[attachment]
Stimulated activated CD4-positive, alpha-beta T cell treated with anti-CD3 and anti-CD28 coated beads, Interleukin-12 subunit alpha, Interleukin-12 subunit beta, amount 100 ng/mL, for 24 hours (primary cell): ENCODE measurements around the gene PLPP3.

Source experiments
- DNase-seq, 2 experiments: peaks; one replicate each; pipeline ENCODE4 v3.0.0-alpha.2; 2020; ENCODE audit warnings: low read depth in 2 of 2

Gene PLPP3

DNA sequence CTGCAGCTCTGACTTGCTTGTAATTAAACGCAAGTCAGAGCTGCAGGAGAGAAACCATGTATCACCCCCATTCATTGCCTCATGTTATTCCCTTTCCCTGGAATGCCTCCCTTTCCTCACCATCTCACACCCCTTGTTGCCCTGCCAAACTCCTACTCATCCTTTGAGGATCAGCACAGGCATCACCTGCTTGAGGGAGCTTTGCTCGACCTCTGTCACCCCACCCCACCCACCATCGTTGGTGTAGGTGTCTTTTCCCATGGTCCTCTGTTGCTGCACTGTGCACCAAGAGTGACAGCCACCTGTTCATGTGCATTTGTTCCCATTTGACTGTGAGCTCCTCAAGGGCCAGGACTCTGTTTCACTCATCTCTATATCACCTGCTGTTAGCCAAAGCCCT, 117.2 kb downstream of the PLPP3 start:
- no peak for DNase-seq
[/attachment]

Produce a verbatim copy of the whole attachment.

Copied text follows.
Stimulated activated CD4-positive, alpha-beta T cell treated with anti-CD3 and anti-CD28 coated beads, Interleukin-12 subunit alpha, Interleukin-12 subunit beta, amount 100 ng/mL, for 24 hours (primary cell): ENCODE measurements around the gene PLPP3.

Source experiments
- DNase-seq, 2 experiments: peaks; one replicate each; pipeline ENCODE4 v3.0.0-alpha.2; 2020; ENCODE audit warnings: low read depth in 2 of 2

Gene PLPP3

DNA sequence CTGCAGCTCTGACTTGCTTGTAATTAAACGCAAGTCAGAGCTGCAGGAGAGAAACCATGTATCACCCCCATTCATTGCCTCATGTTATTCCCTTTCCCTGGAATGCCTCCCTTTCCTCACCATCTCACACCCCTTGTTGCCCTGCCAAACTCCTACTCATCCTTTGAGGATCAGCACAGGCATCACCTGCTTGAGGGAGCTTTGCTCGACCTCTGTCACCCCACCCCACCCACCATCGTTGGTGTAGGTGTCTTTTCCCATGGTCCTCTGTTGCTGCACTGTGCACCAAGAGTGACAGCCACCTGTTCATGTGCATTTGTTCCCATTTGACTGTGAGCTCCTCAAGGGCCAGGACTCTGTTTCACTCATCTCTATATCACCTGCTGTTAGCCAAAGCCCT, 117.2 kb downstream of the PLPP3 start:
- no peak for DNase-seq